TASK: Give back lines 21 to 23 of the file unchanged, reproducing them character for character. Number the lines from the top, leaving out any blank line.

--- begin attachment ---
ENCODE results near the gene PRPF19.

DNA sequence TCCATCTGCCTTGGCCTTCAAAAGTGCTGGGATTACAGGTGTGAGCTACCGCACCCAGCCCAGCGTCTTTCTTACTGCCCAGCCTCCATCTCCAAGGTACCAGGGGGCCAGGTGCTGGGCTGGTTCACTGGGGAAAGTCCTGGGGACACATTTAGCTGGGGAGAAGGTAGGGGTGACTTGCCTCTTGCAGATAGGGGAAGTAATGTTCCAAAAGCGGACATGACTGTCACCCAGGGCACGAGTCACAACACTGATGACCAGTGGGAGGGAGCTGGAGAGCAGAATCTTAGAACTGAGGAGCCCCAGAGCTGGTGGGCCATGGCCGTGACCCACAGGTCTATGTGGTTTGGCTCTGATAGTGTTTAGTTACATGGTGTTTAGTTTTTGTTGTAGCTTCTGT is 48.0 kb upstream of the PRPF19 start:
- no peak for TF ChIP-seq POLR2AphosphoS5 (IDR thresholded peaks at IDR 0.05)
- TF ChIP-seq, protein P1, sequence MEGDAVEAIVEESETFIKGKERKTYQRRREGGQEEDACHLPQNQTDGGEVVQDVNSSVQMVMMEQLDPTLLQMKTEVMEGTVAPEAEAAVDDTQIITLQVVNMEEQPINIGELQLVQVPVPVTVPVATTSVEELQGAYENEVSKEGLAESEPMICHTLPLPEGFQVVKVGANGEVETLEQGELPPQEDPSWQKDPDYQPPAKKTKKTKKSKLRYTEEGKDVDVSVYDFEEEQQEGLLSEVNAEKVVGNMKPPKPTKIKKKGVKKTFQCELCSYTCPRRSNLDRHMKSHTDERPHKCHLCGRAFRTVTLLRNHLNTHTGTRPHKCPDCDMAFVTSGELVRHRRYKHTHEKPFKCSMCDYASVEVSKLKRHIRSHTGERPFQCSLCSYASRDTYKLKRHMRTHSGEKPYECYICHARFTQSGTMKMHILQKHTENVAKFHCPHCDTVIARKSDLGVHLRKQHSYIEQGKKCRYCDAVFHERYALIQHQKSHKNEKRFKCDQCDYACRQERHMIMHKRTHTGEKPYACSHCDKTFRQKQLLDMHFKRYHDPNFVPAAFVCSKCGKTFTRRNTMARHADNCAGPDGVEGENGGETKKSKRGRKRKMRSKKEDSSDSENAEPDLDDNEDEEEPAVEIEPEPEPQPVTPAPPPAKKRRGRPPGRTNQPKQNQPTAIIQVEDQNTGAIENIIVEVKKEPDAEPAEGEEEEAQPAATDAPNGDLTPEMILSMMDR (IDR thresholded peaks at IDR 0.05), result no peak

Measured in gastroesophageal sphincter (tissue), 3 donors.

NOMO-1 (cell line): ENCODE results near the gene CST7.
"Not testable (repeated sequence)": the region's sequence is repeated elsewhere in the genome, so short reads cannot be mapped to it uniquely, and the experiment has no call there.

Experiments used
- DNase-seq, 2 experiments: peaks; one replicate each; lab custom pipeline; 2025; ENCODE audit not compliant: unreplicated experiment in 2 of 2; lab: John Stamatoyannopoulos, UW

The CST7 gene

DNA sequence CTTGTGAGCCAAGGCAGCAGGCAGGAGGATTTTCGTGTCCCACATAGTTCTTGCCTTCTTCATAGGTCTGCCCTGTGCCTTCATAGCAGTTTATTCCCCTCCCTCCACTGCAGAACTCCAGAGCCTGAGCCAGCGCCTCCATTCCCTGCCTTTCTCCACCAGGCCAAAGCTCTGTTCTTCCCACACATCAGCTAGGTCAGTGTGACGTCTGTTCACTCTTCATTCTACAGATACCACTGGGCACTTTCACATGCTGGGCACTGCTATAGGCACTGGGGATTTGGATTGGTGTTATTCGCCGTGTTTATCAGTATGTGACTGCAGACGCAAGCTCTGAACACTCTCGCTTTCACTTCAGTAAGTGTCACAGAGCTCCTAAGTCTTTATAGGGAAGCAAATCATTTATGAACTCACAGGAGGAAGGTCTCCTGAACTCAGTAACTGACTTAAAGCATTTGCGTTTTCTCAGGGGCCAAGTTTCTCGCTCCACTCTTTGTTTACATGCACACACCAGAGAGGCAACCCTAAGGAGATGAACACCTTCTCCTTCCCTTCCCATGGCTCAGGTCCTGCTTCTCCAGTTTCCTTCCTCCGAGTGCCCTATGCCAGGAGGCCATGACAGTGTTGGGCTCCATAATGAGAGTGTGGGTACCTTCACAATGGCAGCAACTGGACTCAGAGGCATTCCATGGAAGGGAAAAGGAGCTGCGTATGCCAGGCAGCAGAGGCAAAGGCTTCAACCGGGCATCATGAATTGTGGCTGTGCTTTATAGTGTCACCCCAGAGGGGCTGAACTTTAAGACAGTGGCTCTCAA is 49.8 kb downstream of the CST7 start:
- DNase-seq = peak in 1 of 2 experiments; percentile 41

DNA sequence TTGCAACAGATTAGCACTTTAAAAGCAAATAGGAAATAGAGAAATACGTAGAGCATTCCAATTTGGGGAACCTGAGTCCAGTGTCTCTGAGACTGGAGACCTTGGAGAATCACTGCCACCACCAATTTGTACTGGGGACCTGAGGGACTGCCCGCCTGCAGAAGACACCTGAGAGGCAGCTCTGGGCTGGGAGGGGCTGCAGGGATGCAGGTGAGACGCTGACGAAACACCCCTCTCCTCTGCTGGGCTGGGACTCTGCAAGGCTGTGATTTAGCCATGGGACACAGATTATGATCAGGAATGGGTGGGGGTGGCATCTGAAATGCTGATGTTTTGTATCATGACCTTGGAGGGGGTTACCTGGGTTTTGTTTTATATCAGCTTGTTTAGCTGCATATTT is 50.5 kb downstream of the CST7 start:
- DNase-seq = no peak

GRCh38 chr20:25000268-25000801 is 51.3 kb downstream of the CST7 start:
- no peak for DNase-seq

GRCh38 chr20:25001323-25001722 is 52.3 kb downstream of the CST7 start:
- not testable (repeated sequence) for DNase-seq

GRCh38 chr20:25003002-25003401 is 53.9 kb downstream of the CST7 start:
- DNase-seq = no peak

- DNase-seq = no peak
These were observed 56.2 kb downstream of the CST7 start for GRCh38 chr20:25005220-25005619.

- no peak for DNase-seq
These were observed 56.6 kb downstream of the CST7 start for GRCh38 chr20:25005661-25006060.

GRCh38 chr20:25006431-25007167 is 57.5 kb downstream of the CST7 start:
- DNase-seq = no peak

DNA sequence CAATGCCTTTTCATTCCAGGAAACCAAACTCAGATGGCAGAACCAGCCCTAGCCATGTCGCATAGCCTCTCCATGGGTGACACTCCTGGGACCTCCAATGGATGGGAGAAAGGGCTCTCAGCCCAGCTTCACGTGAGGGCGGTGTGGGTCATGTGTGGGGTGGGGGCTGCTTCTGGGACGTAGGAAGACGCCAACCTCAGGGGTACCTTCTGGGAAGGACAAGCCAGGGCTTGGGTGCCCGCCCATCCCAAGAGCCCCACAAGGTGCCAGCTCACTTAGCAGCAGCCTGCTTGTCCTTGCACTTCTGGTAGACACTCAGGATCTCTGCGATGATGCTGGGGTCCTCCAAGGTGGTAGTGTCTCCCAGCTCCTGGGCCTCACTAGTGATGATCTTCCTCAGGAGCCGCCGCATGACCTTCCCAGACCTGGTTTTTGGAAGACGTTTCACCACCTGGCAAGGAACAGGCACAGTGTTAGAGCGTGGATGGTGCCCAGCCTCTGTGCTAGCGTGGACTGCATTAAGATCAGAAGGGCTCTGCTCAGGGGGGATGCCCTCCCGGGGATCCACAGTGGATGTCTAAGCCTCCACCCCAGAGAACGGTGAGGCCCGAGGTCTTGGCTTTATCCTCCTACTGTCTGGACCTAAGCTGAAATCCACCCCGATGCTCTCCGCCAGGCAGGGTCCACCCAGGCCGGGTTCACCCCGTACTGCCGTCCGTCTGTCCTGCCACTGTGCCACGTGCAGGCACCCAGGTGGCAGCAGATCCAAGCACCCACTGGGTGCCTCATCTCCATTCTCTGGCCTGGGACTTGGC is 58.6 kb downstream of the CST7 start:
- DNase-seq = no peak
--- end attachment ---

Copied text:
- DNase-seq = no peak
These were observed 56.2 kb downstream of the CST7 start for GRCh38 chr20:25005220-25005619.

- no peak for DNase-seq